DataElixir: A framework to work with unstructured data (cleansing and deduplication)
Applications that escapade data for decision making are the anodynes, of the myriad of business problems, in protean sectors such as healthcare, insurance, finance and social media. However, in legion scenarios, the nature of the available data is either unforthcoming or is not readily palatable. The available data, (specifically text) is grimy — full of heterodox entities and eclectic in nature. In more pragmatic data scenarios, it is redundant — there are instances where text records appear disparate but are tantamount. In this article, I will delineate about DataElixir : An automated framework to clean, standardize and deduplicate the unstructured data set.
Consider a data set of organization names generated on a user survey which consists of variegated ambiguities such as:
N-grams: IBM corporation private , IBM comrporation limited, IBM limited
Spellings: IBM corporation, Ibm1 corparation, ibm pyt ltd
Keywords: IBM Co, IBM Company, ibm#, ibm@ com
DataElixir is a framework to redress this vagueness. It is a complete package to perform large-scale data cleansing and deduplication hastily. The overall architecture of DataElixir is described in the following image:
User configurations bridle the overall workflow. Input text records are first passed through Cleaner Block in order to make them pristine. This block is comprised of three types of functions: entity removal (example: punctuation, stop words, slang etc.), entity replacement (example: abbreviation fixes, custom lookup) and entity standardization (using patterns and expressions).
The cleansed records are then indexed by Indexer Block. The paramount role of Indexer is to ensure the brisk processing (cleansing and deduplication) of text records. Since every record has to be compared with every other record, the total comparison becomes n*n. Indexer Block uses Lucene to for indexing purposes and returns the closely matched candidate pairs can be referred by quick lookup. Experimentation suggested that Indexer block is able to reduce the overall processing time to one-third.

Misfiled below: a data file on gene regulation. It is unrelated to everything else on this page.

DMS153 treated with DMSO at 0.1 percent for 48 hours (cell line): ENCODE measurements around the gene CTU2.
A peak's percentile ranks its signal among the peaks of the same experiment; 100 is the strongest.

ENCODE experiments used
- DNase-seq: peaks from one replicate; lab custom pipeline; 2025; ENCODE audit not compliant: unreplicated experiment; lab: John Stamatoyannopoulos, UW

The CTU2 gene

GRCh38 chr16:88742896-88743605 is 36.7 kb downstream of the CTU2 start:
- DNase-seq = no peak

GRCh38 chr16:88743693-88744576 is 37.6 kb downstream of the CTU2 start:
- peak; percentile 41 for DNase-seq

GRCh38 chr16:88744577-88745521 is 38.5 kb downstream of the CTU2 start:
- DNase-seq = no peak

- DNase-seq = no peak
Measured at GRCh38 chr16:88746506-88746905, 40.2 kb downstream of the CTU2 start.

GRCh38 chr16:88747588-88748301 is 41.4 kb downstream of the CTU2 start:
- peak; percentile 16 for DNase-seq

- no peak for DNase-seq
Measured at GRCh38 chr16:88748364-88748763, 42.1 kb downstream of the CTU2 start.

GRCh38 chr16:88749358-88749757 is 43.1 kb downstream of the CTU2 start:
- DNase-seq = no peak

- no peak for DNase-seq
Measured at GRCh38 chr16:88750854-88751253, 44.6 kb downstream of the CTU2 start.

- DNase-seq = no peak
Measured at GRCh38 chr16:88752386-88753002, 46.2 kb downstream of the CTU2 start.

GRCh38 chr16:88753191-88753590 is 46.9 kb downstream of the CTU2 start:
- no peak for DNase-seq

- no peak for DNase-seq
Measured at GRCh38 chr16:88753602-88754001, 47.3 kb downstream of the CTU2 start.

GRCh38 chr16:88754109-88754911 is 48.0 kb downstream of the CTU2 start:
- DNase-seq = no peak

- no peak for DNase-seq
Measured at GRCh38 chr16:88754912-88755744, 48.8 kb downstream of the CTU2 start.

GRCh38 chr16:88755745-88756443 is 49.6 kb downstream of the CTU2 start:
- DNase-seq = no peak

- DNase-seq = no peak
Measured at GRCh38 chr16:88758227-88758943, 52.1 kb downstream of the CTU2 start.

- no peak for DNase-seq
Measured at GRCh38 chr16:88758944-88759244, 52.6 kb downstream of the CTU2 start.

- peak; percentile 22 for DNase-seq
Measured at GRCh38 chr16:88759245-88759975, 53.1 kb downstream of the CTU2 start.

The candidates are then compared using Matcher Block which consists of flexible text comparison techniques such as Levenshtein matching, Jaro-Winkler, n-gram matching and phonetics matching. Matcher computes the provides the confidence score as well, which is the indication of how closely two records match.
For one of my project in academic research, the task was to perform machine translation of all the village names of Asia. I used pre-trained supervised learning algorithms for this purpose. The results were decent, but a there was a lot of redundancy in the translated names. Thus, I created DataElixir as the antidote to the problem. A data set of about one million rows of village names was cleansed and deduplicated in about 3 minutes.
Currently, the source-code is not open-sourced, however, I have released a light version of DataElixir — dupandas, which follows the same architecture.
It is written in pure python. Though it works in a homogeneous manner as DataElixir, there are a few leftover works and obviously scope of improvements. Feel free to check it out and suggest any feedback.